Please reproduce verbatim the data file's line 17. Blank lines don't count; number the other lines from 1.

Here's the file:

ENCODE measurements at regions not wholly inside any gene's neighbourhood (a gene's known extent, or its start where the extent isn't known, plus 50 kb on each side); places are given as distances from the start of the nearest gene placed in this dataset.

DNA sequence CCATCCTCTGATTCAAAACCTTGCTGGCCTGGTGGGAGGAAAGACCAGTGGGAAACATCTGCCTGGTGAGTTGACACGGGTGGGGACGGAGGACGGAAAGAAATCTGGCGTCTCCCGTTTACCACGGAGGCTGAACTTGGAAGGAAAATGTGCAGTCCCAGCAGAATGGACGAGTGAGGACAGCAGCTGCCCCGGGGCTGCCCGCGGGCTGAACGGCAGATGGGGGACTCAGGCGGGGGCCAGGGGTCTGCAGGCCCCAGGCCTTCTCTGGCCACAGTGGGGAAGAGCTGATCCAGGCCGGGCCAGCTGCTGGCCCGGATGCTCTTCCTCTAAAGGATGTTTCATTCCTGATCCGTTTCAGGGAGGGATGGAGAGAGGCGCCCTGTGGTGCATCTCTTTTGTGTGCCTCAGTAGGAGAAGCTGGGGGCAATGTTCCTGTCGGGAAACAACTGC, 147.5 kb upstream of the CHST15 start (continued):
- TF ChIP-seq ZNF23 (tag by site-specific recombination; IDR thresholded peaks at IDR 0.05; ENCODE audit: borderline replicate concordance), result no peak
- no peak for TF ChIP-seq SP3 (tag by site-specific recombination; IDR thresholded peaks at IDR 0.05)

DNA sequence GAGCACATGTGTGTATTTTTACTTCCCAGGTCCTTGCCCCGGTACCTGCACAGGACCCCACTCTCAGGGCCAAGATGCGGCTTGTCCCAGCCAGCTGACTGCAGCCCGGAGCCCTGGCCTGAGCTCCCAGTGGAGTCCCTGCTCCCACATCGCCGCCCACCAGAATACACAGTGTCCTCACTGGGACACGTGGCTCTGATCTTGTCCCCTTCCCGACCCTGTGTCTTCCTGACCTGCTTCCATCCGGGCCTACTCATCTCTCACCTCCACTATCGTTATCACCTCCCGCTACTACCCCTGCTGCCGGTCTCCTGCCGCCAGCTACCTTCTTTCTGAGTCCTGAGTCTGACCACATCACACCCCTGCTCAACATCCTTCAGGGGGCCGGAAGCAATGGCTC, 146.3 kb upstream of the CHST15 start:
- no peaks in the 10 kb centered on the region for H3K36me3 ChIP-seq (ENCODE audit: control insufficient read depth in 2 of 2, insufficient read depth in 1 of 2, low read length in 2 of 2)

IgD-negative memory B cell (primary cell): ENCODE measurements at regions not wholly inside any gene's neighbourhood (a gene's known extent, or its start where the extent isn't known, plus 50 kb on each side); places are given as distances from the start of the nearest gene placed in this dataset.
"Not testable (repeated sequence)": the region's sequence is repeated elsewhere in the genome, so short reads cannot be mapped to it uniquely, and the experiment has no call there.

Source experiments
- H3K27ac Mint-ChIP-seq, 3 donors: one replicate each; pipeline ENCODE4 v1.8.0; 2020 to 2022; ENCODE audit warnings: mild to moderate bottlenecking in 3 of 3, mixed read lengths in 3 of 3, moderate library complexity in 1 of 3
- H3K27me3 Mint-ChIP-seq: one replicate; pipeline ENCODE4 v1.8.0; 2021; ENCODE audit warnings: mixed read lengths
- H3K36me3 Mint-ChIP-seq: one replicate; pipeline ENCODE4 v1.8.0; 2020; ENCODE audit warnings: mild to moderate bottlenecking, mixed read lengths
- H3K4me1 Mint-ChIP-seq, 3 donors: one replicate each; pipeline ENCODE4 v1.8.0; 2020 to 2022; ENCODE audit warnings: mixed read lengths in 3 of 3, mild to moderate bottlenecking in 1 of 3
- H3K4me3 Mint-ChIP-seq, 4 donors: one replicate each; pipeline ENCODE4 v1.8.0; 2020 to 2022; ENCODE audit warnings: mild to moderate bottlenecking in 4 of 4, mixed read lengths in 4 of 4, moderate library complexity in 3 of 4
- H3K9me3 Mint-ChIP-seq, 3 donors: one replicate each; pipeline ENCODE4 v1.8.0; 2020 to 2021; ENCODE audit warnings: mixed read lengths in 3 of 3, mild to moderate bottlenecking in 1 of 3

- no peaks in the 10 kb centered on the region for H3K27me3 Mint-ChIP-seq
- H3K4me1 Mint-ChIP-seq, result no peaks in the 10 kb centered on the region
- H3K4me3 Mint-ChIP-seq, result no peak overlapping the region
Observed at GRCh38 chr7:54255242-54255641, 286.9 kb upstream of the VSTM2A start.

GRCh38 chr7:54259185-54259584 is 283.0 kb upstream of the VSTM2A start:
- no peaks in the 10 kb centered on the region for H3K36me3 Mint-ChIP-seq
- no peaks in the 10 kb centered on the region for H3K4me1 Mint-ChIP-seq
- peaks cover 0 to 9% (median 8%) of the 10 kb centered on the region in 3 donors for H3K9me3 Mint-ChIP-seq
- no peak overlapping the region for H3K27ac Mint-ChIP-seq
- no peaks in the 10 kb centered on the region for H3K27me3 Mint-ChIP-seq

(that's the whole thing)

- H3K4me1 Mint-ChIP-seq, result no peaks in the 10 kb centered on the region